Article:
Saturday, February 28, 2009
I spent a day hanging out with Erin in her studio earlier this month. That was a real treat as I've only occasionally had the chance to watch another tackmaker work. Tackmaking tends to be a solitary pursuit, and it's hard to think of new ways to do things. Erin and I use a lot of the same techniques, but there were a few things she did differently and better. Most of these things seem obvious in retrospect and were immediately incorporated into my own bag of tricks. I hope I was able to provide her with a few similar light bulb moments.
Here is a picture of Erin's workspace after we had made a mess of it. The English saddles in the lower left hand corner are both made by Jennifer Kistler. The Western saddles are by Erin. Erin's Western saddles are hand carved rather than stamped. Each part of the design is cut into the leather with a small knife. I find this method of tooling incredibly intriguing, and Erin was nice enough to give me a lesson in the basics of carving. It will be a while, however, before I can produce anything that looks half as nice as this.
Here is another closeup of parade saddle parts. The poppies were carved by Erin but painted by Tracy Eilers. Tracy is Erin's best friend and one of the hobby's most talented resin painters. So neat to have the work of two top artisan's in one piece!Hopefully some lucky person will snap up this parade set soon--I guarantee that even the most discriminating tack collector will not be disappointed with it.
Friday, February 27, 2009
I came home from Portland with a pair of Western saddles that needed a bit of tlc. The first one was this beautiful pleasure saddle by Janet Edington. There's not much wrong with this besides a missing silver plate. That was an easy fix, and I've really enjoyed having the opportunity to study this saddle up close. The other saddle was a bit more challenging. This trophy saddle is dated 1993, and besides the missing stirrup it is old and stiff with age.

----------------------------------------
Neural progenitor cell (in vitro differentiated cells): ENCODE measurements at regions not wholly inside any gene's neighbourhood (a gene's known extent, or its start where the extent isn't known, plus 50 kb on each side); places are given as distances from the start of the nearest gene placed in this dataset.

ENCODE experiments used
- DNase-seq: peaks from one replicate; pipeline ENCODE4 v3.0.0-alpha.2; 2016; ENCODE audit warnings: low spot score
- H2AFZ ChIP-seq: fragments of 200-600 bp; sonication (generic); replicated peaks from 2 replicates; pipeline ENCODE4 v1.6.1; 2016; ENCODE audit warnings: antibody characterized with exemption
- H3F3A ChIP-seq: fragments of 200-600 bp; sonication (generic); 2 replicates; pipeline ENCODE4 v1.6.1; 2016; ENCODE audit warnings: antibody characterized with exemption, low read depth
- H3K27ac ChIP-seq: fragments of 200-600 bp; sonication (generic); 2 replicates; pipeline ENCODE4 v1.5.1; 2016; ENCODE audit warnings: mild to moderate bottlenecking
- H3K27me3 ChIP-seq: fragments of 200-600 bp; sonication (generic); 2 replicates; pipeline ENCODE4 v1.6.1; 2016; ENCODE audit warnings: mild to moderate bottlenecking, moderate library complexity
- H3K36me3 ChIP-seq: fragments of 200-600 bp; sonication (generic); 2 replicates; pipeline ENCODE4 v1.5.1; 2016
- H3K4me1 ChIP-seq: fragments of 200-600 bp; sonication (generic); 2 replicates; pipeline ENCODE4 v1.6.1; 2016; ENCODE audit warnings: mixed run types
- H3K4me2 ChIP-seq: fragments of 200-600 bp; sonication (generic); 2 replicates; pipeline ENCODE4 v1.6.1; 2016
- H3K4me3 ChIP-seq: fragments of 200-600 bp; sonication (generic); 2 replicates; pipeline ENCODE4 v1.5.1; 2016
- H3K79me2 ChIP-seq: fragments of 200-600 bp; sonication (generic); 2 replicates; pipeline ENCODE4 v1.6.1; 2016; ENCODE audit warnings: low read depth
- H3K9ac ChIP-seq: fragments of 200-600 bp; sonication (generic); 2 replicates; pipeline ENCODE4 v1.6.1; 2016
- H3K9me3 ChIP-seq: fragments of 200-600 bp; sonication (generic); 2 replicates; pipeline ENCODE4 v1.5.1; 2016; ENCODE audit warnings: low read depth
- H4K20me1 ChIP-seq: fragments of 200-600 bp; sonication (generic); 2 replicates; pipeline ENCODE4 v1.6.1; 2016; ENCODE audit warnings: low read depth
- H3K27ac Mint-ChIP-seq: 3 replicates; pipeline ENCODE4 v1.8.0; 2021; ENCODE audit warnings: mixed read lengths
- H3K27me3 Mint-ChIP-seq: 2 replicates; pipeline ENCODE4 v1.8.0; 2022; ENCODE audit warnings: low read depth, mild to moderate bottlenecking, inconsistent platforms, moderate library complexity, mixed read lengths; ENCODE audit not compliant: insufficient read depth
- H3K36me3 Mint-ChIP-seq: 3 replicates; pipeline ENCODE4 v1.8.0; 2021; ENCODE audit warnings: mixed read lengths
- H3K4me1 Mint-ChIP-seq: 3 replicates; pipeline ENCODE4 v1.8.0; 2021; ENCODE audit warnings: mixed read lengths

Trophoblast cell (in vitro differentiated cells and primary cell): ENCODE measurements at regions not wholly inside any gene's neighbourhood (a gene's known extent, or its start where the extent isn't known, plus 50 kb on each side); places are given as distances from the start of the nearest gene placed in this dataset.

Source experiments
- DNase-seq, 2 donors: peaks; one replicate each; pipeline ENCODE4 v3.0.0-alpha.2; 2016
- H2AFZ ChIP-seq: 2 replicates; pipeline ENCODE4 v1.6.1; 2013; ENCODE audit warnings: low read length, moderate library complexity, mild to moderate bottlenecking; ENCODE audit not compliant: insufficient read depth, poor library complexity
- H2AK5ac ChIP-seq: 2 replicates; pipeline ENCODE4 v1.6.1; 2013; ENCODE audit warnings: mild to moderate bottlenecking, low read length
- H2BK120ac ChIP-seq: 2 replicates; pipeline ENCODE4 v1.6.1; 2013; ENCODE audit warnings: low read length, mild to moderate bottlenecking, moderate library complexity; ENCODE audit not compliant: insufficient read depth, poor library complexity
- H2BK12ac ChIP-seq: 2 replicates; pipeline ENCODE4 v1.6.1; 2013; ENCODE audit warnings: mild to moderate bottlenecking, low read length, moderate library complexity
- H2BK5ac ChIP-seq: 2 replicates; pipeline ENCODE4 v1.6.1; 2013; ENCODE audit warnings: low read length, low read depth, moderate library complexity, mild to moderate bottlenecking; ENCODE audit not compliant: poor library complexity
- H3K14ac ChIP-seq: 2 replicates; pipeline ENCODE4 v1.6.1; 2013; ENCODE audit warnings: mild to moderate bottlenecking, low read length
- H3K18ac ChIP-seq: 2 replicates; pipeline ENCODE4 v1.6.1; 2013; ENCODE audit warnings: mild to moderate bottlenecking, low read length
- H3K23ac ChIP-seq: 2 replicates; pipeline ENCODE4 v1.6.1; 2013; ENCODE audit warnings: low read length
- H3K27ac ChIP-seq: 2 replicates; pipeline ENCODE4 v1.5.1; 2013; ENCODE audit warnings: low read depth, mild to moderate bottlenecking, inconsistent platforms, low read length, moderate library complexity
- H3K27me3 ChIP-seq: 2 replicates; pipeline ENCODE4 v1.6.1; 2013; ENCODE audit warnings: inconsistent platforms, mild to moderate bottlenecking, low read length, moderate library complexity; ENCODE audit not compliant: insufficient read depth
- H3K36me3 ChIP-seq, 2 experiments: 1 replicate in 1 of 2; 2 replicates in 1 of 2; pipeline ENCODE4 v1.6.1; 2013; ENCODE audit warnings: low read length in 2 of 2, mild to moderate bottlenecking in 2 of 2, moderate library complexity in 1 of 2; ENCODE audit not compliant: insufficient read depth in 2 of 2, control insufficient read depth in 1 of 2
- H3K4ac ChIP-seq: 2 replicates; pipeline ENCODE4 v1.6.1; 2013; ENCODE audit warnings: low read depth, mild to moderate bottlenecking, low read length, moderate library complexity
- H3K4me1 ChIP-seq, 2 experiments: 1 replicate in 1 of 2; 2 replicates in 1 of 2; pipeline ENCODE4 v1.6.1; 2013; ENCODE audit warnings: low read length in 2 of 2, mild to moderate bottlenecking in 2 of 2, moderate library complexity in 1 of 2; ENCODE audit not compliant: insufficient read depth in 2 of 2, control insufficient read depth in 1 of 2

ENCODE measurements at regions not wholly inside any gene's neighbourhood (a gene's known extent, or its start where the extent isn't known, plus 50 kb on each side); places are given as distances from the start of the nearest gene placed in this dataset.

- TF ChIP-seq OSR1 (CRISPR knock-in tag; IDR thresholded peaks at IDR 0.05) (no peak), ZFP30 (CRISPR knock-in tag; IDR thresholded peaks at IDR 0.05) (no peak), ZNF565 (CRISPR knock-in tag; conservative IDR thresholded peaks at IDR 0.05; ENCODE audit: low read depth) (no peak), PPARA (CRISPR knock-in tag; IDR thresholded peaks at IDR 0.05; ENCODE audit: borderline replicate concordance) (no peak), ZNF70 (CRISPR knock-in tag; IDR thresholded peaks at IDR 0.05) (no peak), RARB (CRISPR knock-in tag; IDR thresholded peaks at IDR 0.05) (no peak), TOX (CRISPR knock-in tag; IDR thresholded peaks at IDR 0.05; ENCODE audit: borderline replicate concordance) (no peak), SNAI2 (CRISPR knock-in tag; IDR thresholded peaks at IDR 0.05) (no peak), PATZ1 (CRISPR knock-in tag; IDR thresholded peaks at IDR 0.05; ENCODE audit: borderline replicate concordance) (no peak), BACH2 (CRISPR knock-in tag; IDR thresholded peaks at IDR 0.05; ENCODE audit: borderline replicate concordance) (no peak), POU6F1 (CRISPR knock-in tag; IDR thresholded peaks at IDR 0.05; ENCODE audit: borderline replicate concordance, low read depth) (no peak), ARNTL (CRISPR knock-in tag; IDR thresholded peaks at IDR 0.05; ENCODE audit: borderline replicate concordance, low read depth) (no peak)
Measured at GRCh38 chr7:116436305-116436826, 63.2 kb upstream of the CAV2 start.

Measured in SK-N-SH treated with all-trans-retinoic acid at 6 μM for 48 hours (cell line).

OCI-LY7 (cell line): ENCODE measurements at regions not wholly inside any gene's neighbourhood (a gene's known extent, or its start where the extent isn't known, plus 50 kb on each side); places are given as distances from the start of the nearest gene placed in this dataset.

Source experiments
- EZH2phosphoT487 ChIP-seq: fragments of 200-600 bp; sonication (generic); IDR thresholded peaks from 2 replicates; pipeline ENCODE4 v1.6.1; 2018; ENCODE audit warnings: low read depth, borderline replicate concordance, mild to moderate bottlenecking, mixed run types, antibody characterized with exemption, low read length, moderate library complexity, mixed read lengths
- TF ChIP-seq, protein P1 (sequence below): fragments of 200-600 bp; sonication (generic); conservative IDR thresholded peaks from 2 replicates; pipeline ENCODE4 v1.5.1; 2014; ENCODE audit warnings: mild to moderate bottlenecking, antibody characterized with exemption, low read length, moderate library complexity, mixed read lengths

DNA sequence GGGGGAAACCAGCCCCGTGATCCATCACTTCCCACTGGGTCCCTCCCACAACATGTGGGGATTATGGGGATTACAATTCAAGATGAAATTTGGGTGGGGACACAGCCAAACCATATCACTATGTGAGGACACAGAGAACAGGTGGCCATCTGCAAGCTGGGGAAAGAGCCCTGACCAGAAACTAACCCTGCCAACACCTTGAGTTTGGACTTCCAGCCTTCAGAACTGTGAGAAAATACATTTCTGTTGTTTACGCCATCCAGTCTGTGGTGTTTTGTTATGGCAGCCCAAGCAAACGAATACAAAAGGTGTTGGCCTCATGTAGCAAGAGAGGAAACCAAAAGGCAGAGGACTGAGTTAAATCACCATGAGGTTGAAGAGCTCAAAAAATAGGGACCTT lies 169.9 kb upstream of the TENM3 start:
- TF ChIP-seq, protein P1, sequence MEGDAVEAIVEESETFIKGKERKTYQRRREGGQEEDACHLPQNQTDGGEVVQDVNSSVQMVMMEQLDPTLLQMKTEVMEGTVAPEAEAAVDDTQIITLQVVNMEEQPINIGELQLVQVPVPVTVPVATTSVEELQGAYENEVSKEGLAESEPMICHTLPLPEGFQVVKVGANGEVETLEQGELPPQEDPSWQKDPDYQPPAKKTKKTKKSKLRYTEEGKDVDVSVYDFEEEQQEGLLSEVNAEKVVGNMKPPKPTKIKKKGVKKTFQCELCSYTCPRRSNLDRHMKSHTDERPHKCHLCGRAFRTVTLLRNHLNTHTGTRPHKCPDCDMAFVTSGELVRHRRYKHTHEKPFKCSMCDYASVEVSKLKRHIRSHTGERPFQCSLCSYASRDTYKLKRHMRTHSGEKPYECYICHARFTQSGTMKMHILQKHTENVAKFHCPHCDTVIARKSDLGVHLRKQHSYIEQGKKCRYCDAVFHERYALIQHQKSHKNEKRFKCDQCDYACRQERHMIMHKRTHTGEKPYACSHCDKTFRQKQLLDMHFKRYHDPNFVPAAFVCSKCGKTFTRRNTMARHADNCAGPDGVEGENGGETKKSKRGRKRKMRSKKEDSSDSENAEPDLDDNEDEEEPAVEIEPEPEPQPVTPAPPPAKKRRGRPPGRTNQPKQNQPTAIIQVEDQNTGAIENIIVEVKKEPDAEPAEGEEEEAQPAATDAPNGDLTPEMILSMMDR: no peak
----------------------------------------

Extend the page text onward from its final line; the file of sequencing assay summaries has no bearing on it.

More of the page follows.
Wednesday, February 25, 2009
I was really inspired by those lovely Jennifer Kistler saddles I saw in Portland earlier this month. One of the things I was particularly taken with was the contrasting piping between the seat and skirts. I decided to see if I could duplicate that look, and this is what I came up with.
Not too bad for a first attempt! Jennifer does it better, of course, but I'm still pretty pleased with my efforts.
The rest of the saddle is very much a work in progress. I haven't made the panels, and there's still a lot of shaping and cleanup work to do. Unfortunately, that will have to wait until tomorrow as the other people in this house seem to think dinner is more important than saddlemaking!
Tuesday, February 24, 2009
Monday, February 23, 2009
Sunday, February 22, 2009
So that's what I did.This is why I don't often take pictures of us actually riding. The indoor ring is nice but it's also dark and dusty.I rode Punky first and then handed him over to his mama, Fran. Fran is the only person I know who rides in Crocs.This picture cracks me up. Punky is the kind of pocket pony who likes to be hugged. I don't know why he looks so cranky here.The barn dogs, Cue and Corona, keep an eye on us while we're in the ring.Cara and Allison heading out to the pasture with Cue in pusuit. Cue is a working dog. He doesn't like to miss anything.Fran's Great Dane, Shadow. We stayed a little while after our ride to chat and help turn out some of the other horses. This is one of my favorites--a big warmblood named Hagan.
Saturday, February 21, 2009
Thursday, February 19, 2009
Wednesday, February 18, 2009
So much for the best laid plans... I did manage to get that saddle to Portland, but somehow I forgot to bring it with me on the day of the show.If I don't sell it here,I am going to list it to MH$P later tonight or tomorrow. The price is $150 for the saddle, girth and pad. If you would like to have a matching bridle, that could be arranged. I take all forms of payment and some trades (although I'm very picky). Preference will be given to someone who can pay in full, but time payments may be an option.I do not make very many saddles in this scale and this is a nice one. If you are interested, please email me at firstname.lastname@example.org.